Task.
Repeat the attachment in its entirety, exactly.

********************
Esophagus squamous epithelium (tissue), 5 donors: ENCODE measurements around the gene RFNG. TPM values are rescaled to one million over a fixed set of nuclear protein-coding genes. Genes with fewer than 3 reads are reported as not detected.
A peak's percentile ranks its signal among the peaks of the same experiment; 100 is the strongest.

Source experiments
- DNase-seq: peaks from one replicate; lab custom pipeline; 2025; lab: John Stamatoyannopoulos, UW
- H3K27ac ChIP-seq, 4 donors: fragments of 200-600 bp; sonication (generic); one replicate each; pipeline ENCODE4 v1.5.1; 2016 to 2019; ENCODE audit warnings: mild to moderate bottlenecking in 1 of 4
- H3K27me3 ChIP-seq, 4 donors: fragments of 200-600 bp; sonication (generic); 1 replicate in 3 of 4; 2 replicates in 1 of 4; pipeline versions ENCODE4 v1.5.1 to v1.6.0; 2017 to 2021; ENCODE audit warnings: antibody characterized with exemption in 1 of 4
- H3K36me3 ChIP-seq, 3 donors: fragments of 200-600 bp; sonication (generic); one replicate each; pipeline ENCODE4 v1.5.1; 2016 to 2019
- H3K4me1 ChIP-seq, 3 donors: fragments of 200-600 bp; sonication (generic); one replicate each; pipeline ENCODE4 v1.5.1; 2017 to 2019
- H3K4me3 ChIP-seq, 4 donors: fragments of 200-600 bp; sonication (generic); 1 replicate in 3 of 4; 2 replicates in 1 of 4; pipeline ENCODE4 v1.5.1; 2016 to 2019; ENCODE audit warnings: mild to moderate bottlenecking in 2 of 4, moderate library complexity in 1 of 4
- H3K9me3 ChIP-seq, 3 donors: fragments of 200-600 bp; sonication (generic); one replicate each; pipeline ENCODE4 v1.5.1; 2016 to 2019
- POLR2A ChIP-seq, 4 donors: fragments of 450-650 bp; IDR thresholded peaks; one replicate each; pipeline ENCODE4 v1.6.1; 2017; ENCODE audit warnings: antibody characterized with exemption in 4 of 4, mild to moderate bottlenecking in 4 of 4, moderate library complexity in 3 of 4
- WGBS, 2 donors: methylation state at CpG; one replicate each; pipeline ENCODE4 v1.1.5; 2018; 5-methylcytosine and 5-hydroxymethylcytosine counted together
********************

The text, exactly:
Esophagus squamous epithelium (tissue), 5 donors: ENCODE measurements around the gene RFNG. TPM values are rescaled to one million over a fixed set of nuclear protein-coding genes. Genes with fewer than 3 reads are reported as not detected.
A peak's percentile ranks its signal among the peaks of the same experiment; 100 is the strongest.

Source experiments
- DNase-seq: peaks from one replicate; lab custom pipeline; 2025; lab: John Stamatoyannopoulos, UW
- H3K27ac ChIP-seq, 4 donors: fragments of 200-600 bp; sonication (generic); one replicate each; pipeline ENCODE4 v1.5.1; 2016 to 2019; ENCODE audit warnings: mild to moderate bottlenecking in 1 of 4
- H3K27me3 ChIP-seq, 4 donors: fragments of 200-600 bp; sonication (generic); 1 replicate in 3 of 4; 2 replicates in 1 of 4; pipeline versions ENCODE4 v1.5.1 to v1.6.0; 2017 to 2021; ENCODE audit warnings: antibody characterized with exemption in 1 of 4
- H3K36me3 ChIP-seq, 3 donors: fragments of 200-600 bp; sonication (generic); one replicate each; pipeline ENCODE4 v1.5.1; 2016 to 2019
- H3K4me1 ChIP-seq, 3 donors: fragments of 200-600 bp; sonication (generic); one replicate each; pipeline ENCODE4 v1.5.1; 2017 to 2019
- H3K4me3 ChIP-seq, 4 donors: fragments of 200-600 bp; sonication (generic); 1 replicate in 3 of 4; 2 replicates in 1 of 4; pipeline ENCODE4 v1.5.1; 2016 to 2019; ENCODE audit warnings: mild to moderate bottlenecking in 2 of 4, moderate library complexity in 1 of 4
- H3K9me3 ChIP-seq, 3 donors: fragments of 200-600 bp; sonication (generic); one replicate each; pipeline ENCODE4 v1.5.1; 2016 to 2019
- POLR2A ChIP-seq, 4 donors: fragments of 450-650 bp; IDR thresholded peaks; one replicate each; pipeline ENCODE4 v1.6.1; 2017; ENCODE audit warnings: antibody characterized with exemption in 4 of 4, mild to moderate bottlenecking in 4 of 4, moderate library complexity in 3 of 4
- WGBS, 2 donors: methylation state at CpG; one replicate each; pipeline ENCODE4 v1.1.5; 2018; 5-methylcytosine and 5-hydroxymethylcytosine counted together